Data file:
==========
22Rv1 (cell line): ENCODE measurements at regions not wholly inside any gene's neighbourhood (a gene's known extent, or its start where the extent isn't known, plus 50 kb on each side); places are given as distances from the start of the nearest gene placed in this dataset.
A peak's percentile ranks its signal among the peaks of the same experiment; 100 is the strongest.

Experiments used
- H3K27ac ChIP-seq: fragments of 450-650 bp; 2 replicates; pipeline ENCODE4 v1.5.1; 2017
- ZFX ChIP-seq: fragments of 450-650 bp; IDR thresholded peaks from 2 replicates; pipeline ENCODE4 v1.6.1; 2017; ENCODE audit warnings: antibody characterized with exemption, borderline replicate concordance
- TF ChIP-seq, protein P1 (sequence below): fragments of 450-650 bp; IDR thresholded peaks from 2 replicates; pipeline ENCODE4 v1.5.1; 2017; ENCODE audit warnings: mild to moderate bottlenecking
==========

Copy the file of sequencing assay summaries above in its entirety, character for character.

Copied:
22Rv1 (cell line): ENCODE measurements at regions not wholly inside any gene's neighbourhood (a gene's known extent, or its start where the extent isn't known, plus 50 kb on each side); places are given as distances from the start of the nearest gene placed in this dataset.
A peak's percentile ranks its signal among the peaks of the same experiment; 100 is the strongest.

Experiments used
- H3K27ac ChIP-seq: fragments of 450-650 bp; 2 replicates; pipeline ENCODE4 v1.5.1; 2017
- ZFX ChIP-seq: fragments of 450-650 bp; IDR thresholded peaks from 2 replicates; pipeline ENCODE4 v1.6.1; 2017; ENCODE audit warnings: antibody characterized with exemption, borderline replicate concordance
- TF ChIP-seq, protein P1 (sequence below): fragments of 450-650 bp; IDR thresholded peaks from 2 replicates; pipeline ENCODE4 v1.5.1; 2017; ENCODE audit warnings: mild to moderate bottlenecking